Cabrera 6
Phillips 4
Votto 3
Rolen 5
Bruce 9
Gomes 7
Stubbs 8
Hernandez 2
Bailey 1

Dusty Baker foreshadowed change at the leadoff spot following Wednesday’s game. Drew Stubbs hasn’t gotten going with 30 strikeouts in 92 ABs, while batting .174.

Question of the day: Something had to be done, but what do you think of this move? Do you like Orlando Cabrera in the top spot? If not, who would be better among the in-house options?

Some quotes from the principals involved:

“It’s reassuring for me to know that even when things aren’t going your way, Dusty and those guys still have confidence in me to get back where I need to be. It’s illustrated by their moving me down a little bit, taking the pressure off like they did earlier. Hopefully, it will allow me to get it going again.” — Drew Stubbs, who met with Dusty Baker in the office today.

“We’ve been through this before. I need Stubbs’ defense in there. He’s the best center fielder I’ve got. Hopefully his offense comes around.” — Baker

“I don’t think it is [a big deal]. You only leadoff once in the first inning and that’s it. After that, everybody is the same. Hopefully, we keep winning. That’s the whole point of the situation – to change the lineup. We’re trying to get some people on base for the people behind us.” — Cabrera on leading off. He did 35 times last season 251 times for his career.

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Postgame extra: wild, wacky series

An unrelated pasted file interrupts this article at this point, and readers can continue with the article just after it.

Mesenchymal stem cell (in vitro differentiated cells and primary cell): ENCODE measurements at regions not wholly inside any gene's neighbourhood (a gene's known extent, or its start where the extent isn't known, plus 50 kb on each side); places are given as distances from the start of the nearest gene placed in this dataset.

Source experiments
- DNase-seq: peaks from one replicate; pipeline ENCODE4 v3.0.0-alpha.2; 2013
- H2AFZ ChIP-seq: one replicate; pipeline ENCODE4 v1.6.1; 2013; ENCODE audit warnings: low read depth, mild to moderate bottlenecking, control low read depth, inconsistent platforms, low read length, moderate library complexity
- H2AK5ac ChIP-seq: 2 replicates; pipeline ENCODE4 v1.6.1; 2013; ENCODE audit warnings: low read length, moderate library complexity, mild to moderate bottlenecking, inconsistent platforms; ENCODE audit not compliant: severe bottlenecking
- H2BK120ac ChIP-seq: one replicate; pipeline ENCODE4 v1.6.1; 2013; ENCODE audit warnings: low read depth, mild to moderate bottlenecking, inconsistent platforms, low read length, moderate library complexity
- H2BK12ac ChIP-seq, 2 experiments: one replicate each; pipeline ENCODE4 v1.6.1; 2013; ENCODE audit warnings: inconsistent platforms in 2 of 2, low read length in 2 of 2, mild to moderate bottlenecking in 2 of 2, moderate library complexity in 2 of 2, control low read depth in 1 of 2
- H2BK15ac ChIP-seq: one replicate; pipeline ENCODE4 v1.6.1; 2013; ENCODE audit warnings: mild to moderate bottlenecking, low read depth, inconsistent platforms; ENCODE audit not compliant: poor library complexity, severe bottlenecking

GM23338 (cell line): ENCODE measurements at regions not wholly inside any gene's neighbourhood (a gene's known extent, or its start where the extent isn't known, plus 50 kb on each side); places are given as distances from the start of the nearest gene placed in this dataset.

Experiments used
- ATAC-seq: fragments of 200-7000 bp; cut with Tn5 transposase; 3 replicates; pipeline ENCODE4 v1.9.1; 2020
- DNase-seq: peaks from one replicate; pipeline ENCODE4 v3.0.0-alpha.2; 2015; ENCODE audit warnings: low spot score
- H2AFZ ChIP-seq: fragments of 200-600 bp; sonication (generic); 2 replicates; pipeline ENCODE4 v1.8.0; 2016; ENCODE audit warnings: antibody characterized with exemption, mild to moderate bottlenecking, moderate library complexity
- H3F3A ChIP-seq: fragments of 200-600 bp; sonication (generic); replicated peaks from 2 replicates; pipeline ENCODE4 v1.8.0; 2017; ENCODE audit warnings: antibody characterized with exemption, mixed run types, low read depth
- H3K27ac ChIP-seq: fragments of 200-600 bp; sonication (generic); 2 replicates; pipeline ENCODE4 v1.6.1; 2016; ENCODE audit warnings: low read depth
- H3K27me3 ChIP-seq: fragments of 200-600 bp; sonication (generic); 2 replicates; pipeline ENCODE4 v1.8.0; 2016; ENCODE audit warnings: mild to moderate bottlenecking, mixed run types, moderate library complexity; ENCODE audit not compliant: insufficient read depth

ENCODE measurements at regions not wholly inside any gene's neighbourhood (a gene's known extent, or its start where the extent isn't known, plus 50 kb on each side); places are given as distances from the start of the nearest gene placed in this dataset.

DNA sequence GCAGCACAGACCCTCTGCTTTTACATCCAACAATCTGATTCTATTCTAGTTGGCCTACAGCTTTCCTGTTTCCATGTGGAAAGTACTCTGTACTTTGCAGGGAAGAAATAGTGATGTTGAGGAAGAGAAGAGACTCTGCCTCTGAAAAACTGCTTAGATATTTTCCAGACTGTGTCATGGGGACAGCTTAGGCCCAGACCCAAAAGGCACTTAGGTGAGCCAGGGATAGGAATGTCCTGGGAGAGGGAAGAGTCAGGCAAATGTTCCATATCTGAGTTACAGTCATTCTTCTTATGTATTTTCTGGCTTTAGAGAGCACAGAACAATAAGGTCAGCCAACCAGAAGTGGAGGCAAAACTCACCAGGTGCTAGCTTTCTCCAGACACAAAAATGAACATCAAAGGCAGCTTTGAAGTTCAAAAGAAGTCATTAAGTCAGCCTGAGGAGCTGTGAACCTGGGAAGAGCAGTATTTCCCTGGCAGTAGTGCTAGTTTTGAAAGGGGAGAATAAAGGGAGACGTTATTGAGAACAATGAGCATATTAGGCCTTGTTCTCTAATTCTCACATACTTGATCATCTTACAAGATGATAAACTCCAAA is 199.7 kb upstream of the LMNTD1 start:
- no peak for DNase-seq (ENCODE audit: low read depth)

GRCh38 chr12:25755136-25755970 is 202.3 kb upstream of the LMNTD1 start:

It was a wild, wild series with the Mets and it was capped by a 5-4 win in 10 innings on Orlando Cabrera’s walk-off home run off of the left field foul pole. That meant Cincinnati won two of three and moved to 14-14.

This series featured:

*Three games decided by one run and on a home run.
*11 homers combined by both teams — all solo shot. There were 8 by the Reds.

*All three games were tied in the ninth inning.

“As long as we win, that’s the objective,” manager Dusty Baker said. “This was some series here. We walked off. They walked off. We walked off again. Good thing we’re not playing them tomorrow or it would be their turn to walk off again. That was a great series.”

*The Reds have nine wins in their last at-bat this season. That’s just nutty.

“This is special,” Cabrera said. “I don’t think I’ve been on a team like that – that wins so many games in the last at-bat. It’s good and it’s bad. We put ourselves in some crisis situations sometimes. The good thing is we bounce back. Hopefully we can stay focused and keep a lead.”

The good from Wednesday:

*Brandon Phillips infield single to first base in the first inning. He hustled hard and beat the pitcher to the bag with a head-first slide.

*Miguel Cairo snapped a 0-for-13 skid. It was a soft roller past the shortstop.

*Jonny Gomes was 2-for-4 with a single in the fourth and a solo home run in the fifth that gave the Reds a 4-2 lead.

*Another nice outing for Nick Masset, who pitched a perfect eighth inning with two strikeouts.  He got David Wright to fan on a 95 mph fastball and then got Ike Davis to whiff on an 82 mph changeup.

*Cabrera got his team-leading 16th RBI with his home run.

Not so good:

*Ramon Hernandez ran through a stop sign from 3rd base coach Mark Berry on Cabrera’s two-out RBI single to right field. Hernandez was easily nailed at the plate by Gary Matthews’ throw for the third out with Joey Votto on deck.

“Maybe he thought he was Speed Racer all of a sudden,” Baker said. “He didn’t see the stop sign and he didn’t hear anything. Sometimes that happens but it shouldn’t happen with Joey on deck.”

*Drew Stubbs was 0-for-5 with three strikeouts. In 92 ABs, Stubbs is batting .174 with 30 Ks. Baker is considering change at the leadoff spot.

“I may have to re-think things now with Stubbs struggling some,” Baker said. “He came to me today and said his legs were feeling good again. He was having a little problem earlier.”